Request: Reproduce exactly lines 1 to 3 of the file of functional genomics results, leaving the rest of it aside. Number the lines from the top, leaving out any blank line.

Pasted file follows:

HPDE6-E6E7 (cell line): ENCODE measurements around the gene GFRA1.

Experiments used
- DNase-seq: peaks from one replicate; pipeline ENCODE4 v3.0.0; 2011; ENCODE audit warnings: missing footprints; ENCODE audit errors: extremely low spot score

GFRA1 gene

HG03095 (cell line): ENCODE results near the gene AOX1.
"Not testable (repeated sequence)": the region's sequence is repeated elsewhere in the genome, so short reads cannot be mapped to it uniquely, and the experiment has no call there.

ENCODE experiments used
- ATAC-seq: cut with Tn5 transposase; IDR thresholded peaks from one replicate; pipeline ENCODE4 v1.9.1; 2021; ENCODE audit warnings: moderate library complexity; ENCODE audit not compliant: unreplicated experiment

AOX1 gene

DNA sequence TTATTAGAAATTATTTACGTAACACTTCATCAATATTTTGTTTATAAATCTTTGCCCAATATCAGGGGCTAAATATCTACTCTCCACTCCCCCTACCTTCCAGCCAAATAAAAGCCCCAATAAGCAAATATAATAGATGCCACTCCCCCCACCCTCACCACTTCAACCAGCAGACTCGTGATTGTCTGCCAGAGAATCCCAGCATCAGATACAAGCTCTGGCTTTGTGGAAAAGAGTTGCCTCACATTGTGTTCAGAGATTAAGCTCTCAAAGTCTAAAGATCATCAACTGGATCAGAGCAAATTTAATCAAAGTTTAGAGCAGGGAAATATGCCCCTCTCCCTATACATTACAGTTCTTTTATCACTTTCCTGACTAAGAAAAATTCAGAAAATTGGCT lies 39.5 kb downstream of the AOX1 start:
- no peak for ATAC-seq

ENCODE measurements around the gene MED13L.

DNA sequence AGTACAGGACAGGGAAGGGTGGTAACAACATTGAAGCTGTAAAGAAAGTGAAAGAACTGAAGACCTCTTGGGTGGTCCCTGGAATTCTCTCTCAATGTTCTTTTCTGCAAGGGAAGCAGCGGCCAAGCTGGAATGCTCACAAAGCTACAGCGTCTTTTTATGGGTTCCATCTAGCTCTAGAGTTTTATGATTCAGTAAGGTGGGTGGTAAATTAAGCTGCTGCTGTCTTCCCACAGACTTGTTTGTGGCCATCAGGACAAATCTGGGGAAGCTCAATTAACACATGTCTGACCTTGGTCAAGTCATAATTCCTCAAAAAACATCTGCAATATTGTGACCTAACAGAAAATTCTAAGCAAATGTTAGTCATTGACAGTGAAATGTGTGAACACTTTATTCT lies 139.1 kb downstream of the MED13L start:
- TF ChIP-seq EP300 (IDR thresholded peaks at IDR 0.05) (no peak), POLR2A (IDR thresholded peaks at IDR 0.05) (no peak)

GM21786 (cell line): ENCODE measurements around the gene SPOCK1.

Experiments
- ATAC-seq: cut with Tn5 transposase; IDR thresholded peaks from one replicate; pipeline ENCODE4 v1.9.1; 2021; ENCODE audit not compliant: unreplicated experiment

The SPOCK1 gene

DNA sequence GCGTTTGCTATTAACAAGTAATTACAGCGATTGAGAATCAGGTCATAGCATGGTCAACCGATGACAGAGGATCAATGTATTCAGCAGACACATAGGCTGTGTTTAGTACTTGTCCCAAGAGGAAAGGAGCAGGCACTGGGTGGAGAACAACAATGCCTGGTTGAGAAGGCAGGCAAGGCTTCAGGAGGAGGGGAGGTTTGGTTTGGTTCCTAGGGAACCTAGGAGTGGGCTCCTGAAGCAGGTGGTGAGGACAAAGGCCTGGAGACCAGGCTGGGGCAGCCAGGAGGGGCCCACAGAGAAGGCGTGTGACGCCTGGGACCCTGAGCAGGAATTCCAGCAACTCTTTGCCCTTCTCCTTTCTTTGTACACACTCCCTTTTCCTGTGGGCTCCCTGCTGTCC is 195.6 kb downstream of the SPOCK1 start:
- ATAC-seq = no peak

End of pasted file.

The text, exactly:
HPDE6-E6E7 (cell line): ENCODE measurements around the gene GFRA1.

Experiments used
- DNase-seq: peaks from one replicate; pipeline ENCODE4 v3.0.0; 2011; ENCODE audit warnings: missing footprints; ENCODE audit errors: extremely low spot score